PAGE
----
Finboard member Ticora V. Jones '00 replied, "There is a way to get around that. The problem is that most student organizations don't know this. We've had problems in organizations with treasurers and information."

Jones and other Finboard members had scheduled several informational events last term for treasurers of student organizations. Few attended any of these sessions, according to Jones.

Electronic bookkeeping discussed

In an attempt to make money management easier for student treasurers, Association of Student Activities Treasurer Matthew L. McGann '00 detailed a new pilot plan to convert paper applications to electronic form. "Right now, the top spending groups have come together as part of a pilot plan called SAP. You basically call up a data sheet that tells you how much your group spent and where it spent that money."

"Eventually, students will be able to write checks and make deposits electronically," he added.

Though only five groups are currently using the system, McGann said he plans to have at least ten to fifteen entered soon and have all student groups entered by the beginning of next year.

"I feel that SAP is going to make the entirety of student finances more dynamic and efficient," he said. "I think treasurers will have an easier time keeping track of money, especially in large student organizations."

Jones added that many treasurers are having problems with Finboard because they do not remember what money they allotted for specific expenses.

"You are supposed to keep a copy of the budget you submit [to Finboard]," she said. "But most people don't, and so they have no idea how much they originally allotted for their expensesŠ we end up receiving receipts for things we can't pay for because the treasurer did not realize that these items were not on the original budget proposal."

Not all students in the audience thought that carelessness was to blame for most Finboard problems. "The problem," Montgomery said, "is that when people need an extra $50, they request an extra $200 because they think that's the only way to get the money they need. That practice really takes away money from the larger pool we have, and so we really need to concentrate on balancing money between student groups."

Several students in the audience agreed that overreporting of expenses was a major issue. Few, however, proposed solutions to the problem.

Students discuss food restrictions

The final topic discussed at last week's Finboard meeting was food. Under current rules, student organizations are only allowed to spend money on cultural food, though Finboard members admit that the wording of this regulation is vague.

"We basically take each individual case, and see if there's a good reason to spend money on food," said Finboard member Rima A. Arnaout '02. "We don't give money to people who want to eat pizza at their meetings. But we will give it to a religious group who must supply specific types of food for a cultural event. One of the main reasons we do that is because cultural food of this type is often more expensive than regular food and the group's event usually requires it."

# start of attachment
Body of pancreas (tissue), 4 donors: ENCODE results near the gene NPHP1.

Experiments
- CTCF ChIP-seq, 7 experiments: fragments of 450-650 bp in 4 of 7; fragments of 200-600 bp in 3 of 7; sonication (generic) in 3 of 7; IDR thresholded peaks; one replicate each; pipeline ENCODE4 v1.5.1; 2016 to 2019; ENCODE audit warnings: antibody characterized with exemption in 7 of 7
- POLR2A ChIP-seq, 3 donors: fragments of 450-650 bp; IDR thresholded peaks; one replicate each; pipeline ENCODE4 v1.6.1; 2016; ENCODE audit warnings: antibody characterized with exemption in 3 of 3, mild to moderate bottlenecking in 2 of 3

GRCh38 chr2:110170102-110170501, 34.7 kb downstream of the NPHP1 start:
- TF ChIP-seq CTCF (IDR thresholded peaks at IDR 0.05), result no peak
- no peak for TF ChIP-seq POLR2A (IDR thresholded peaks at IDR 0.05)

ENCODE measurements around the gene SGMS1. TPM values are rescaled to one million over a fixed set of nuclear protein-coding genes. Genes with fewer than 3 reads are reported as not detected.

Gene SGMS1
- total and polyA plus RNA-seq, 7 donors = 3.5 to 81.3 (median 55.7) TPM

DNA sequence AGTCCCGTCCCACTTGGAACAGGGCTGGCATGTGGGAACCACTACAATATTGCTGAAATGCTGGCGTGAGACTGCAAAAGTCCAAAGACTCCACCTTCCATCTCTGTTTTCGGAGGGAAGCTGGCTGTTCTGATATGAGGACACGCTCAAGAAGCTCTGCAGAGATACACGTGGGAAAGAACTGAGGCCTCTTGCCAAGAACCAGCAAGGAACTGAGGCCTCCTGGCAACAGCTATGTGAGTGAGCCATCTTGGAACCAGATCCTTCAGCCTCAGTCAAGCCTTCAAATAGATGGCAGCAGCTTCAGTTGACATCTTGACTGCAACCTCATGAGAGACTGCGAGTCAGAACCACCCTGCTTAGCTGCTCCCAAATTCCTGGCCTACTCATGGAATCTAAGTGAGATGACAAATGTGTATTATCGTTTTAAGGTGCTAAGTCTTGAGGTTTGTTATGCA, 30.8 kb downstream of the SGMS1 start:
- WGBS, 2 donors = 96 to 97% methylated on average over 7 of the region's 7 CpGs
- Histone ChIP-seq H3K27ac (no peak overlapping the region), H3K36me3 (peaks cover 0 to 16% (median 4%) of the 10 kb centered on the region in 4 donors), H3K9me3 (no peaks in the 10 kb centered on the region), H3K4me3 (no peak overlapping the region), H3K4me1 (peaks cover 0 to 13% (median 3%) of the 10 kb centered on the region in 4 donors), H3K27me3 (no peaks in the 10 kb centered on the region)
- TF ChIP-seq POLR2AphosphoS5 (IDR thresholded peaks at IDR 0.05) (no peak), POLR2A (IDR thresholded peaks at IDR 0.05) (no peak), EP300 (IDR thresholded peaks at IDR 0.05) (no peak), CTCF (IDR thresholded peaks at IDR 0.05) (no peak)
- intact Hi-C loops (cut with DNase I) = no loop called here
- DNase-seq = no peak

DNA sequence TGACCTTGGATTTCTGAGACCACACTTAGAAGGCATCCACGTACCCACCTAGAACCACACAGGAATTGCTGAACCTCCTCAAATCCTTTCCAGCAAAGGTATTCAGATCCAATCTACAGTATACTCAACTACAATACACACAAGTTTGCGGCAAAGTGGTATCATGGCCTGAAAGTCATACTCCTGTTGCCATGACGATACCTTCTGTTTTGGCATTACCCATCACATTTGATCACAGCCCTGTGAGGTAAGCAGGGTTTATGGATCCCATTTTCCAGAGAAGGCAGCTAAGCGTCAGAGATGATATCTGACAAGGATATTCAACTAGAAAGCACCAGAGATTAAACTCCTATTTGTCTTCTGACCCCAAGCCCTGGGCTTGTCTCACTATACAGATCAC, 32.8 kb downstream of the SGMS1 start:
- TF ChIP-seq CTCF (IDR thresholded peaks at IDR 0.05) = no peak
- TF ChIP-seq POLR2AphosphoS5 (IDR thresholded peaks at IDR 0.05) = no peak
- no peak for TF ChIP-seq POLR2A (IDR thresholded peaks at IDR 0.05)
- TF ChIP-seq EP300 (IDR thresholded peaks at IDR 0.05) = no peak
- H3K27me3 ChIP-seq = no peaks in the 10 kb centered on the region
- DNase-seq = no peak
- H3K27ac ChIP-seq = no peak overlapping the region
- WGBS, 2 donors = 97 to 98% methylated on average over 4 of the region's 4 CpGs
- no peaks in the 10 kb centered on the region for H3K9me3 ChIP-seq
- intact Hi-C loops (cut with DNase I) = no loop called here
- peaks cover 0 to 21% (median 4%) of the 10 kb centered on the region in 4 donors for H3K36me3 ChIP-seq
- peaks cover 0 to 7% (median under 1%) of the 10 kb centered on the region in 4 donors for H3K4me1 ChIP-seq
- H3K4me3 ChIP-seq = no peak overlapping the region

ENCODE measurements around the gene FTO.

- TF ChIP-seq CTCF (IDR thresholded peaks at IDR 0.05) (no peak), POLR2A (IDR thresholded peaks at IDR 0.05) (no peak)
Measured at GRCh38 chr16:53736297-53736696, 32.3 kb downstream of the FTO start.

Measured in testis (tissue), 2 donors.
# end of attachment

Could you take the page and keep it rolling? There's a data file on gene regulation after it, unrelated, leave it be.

Many students at the meeting wanted to be able to include non-cultural food on their budgets because it would attract more people to their events.

"I held an organization event and a large portion of the people came because they wanted the pizza that I had paid for myself," said East Campus Treasurer Lex Nemzer '00.

UA President Paul T. Oppold '99 disagreed with this reasoning. "I have a friend who heads a scuba club and he wants to have pizza there. But are you attracting people who want to scuba, or are you just attracting people who have no interest in the club and simply want free food? Who would you rather have in your organization?"

Nemzer said, "Out of a group of about seven people who said they were interested in pizza alone, two have since gotten involved in our organization and are now two of the most active members of the club."

Debate continued on the food issue and some students suggested that organizations be allowed to have food for one or two events per term.

"But many organizations attempt to stretch any of the rules we have and abuse their money," said Montgomery. "It seems that if we had our own police force to go to all these events, we wouldn't need to have such stringent rules. Unfortunately, we don't have that kind of manpower."

McGann added that many student organizations simply need to know how the finance system is supposed to work and how to use it properly.

"A lot of people have misconceptions about the problems we do an don't have. That's the first thing to fix."